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Apodment: The new word in real estate | OPINION
The Snohomish City Council is turning thumbs-down on a proposal to develop compact housing units in an existing building. The units would be “apodments,” mimicking a trend toward minimum size rentals in Seattle and elsewhere. The Snohomish proposal calls for 20 units of 200 square feet each.
With 15 proposals for new apodments in just one district of Seattle, the affordable little havens might pop up in suburbs — like Marysville and Arlington. What’s an acceptable definition for apodments? San Francisco set a limit of 150 square feet per unit while New York is toying with 275 square feet. Which means there’s plenty of latitude to play with when defining what local apodments might be.
Why the fuss over apodments? People live in hotel rooms and studio apartments that aren’t much bigger. Aging motels cater to long-term residents so apodments are nothing new. What is new is that a growing need for affordable number is offsetting much of the discomfort of cramped quarters.
In case you haven’t noticed, housing is trending away from McMansions. According to the Wall Street Journal, the 2007 average home of 2,500 square feet is expected to shrink to 2,152 by the year 2015. Scarcity of land is forcing homes into lots so small that lawns can be mowed with kitchen scissors and tenants can reach from windows to knock on neighbor’s walls. The rise of apodments is one more sign of 21st Century real estate minification. Here are a few reasons:
- Parents wanting grown children out from under their roofs.
- Minimum wage-earners unable to afford $1,000 per month apartments.
- Off-campus housing for students.
- Cheap bases for business people in other cities.
- Anyone suffering crippling financial reverses.
- Anyone attempting to live on Social Security.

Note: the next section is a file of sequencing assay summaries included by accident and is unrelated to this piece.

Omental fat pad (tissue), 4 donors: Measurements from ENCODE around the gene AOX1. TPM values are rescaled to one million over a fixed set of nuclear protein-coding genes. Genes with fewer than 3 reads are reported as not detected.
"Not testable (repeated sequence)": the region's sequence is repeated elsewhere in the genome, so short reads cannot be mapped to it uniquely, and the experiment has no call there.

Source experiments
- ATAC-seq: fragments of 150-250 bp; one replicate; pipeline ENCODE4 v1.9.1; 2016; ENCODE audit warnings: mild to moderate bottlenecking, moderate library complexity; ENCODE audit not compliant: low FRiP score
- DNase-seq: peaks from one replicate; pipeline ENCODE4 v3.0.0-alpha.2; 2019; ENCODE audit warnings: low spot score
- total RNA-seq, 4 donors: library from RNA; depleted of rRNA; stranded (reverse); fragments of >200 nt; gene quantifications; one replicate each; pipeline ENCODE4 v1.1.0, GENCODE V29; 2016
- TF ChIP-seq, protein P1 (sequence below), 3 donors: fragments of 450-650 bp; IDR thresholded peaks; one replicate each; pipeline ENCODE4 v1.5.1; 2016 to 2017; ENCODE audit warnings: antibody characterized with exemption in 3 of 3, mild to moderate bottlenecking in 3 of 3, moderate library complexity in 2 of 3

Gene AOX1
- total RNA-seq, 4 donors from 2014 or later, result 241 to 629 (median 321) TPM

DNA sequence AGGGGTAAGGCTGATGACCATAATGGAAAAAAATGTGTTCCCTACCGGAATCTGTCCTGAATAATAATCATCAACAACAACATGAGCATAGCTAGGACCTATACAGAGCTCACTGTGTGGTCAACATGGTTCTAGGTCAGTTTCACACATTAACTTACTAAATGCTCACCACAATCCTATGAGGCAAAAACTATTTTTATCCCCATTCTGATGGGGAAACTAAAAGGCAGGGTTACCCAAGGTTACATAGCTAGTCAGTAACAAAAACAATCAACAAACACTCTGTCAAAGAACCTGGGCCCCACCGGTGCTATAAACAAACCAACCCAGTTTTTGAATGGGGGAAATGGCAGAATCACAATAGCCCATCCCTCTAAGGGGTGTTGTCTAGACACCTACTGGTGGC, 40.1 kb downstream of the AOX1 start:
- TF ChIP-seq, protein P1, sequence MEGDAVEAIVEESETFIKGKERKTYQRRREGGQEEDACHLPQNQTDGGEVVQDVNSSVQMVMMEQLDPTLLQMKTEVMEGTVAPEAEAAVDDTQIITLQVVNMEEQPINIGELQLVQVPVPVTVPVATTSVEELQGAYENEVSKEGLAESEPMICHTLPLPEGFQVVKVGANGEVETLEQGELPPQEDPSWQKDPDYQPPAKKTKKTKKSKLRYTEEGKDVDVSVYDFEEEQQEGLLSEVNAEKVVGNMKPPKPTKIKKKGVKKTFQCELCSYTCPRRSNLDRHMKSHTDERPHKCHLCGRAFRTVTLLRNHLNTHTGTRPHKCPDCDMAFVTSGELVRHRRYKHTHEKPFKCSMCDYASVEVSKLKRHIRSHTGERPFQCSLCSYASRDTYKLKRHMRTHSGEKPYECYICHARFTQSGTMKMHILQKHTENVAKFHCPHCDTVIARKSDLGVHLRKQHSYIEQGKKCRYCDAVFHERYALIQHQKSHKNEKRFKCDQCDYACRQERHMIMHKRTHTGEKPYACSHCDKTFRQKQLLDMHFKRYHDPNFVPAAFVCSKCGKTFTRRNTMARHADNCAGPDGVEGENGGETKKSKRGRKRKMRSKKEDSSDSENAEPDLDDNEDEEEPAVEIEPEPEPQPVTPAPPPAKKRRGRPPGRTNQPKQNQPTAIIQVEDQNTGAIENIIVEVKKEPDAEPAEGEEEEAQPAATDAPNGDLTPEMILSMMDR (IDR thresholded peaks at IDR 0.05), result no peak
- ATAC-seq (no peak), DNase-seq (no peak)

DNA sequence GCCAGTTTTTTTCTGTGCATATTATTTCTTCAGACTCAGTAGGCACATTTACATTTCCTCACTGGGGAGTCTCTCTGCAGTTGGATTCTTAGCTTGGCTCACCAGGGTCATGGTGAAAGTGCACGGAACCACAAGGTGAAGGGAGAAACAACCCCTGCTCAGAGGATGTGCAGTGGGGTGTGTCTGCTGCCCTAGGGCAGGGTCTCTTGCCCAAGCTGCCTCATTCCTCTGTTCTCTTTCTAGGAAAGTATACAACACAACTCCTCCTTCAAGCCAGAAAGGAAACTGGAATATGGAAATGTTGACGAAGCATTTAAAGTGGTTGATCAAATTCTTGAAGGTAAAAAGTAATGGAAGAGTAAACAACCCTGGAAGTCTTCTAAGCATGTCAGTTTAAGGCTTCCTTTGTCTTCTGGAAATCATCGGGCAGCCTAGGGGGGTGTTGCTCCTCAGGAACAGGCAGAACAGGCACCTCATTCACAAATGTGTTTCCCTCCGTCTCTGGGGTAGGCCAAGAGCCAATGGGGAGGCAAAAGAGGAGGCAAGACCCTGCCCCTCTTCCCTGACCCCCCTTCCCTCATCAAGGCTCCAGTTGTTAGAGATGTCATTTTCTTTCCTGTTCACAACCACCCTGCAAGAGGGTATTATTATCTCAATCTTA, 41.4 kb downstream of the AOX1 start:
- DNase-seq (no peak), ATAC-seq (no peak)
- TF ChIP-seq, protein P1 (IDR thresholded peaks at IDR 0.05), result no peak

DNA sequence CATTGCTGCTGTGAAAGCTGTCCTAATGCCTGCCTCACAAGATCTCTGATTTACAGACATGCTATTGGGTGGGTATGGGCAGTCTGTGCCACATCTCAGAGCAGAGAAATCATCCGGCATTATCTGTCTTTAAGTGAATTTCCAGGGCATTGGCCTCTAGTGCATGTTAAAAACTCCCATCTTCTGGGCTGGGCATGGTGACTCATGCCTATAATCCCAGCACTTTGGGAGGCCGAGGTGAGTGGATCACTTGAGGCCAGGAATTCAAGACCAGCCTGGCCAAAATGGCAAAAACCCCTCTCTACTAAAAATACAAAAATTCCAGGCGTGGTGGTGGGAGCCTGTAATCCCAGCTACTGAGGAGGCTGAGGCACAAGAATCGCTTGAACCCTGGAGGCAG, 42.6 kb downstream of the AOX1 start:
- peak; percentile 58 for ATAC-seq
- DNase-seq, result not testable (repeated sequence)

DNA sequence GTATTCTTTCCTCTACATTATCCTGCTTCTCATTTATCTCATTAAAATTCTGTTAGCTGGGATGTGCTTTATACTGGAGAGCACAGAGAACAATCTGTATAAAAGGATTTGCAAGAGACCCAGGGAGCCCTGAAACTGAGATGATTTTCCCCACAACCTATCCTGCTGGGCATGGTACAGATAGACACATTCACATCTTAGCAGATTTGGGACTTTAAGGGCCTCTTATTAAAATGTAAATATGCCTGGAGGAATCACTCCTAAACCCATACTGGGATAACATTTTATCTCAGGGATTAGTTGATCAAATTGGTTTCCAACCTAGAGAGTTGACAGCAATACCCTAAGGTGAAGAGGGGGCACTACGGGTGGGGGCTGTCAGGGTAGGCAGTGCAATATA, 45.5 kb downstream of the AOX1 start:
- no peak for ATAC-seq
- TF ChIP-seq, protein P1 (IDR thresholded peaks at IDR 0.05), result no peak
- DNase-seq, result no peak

- People opting for minimal consumption as a lifestyle.
- People who can’t care for larger dwellings.
- Temporary or transient workers.
The definition of an apodment is still pretty fluid. Some have little more than a bed, a toilet and a sink and shower. Cooking and laundry may be in the unit or consigned to common areas. Storage and parking will remain the big issues.
Apodments are much the same as what were known as efficiency units. Floor plans and amenities can be similar to what’s found in Seattle’s posh Hearthstone retirement community. Some are just well-equipped motel rooms. While they work well for single residents, couples would need storage lockers for bikes, golf clubs, seasonal clothing and miscellaneous sports and hobby stuff. High ceilings would encourage overhead storage.
This trend toward minimal housing is a timely movement that serves economic realities of a growing segment of society. With the bottom 50 percent in America’s economy holding only 2.5 percent of the nation’s wealth, most can’t afford traditional homes. If apodments can provide the basics while keeping them from sinking further into debt, then so be it.
Unlike their parents’ generation, most young families don’t see five-acre suburban estates as attractive. Prevailing wages fail to qualify many as buyers or renters of traditional housing. With so much of the nation’s income tied up by so few, a large part of working America must have lower-cost housing options.
Mobility figures into this. When Boeing cuts 800 jobs in Everett, as it has announced it will, a few in that 800 will find work in other cities while families remain behind. Where will the travelers live? How might families afford two homes if not for something like an apodment?
The trend poses a task for city planners. They need to develop minimal guidelines for dwelling units. Hopefully, municipal codes will lean hard on safety and community issues and tread lightly on size. Need for square-footage varies. While society’s recluses might find life complete within 100 square feet, socially inclined people could feel cramped in 250 square feet. Different strokes for different folks. Again, the sticky issue is parking.
Parking is an issue where neighbors to the Snohomish project might have a legitimate gripe. The proposal would have 25 living units in a property that wasn’t designed to host 25 or more cars, creating a prescription for overnight parkers clogging street-sides.
For some decades, low income workers employed in city cores found affordable housing in the hinterland. Cheap gas and a slot in a trailer park in Sultan or Fall City made it work. Trouble is, gas got expensive and trailer parks were sold to become suburban estates. And now, certain downtown properties lacking that high-rollers’ need for image pizzazz lie vacant, creating an opportunity for developers of low-income rentals.
Until our economy gets straightened out, this could be a win-win situation. Workers could swap far-flung cheap housing for cheap housing near their jobs, cutting the number of commuters. Homelessness might be reduced. Abandoned buildings would find a new use—if only the problem of parking could be solved.
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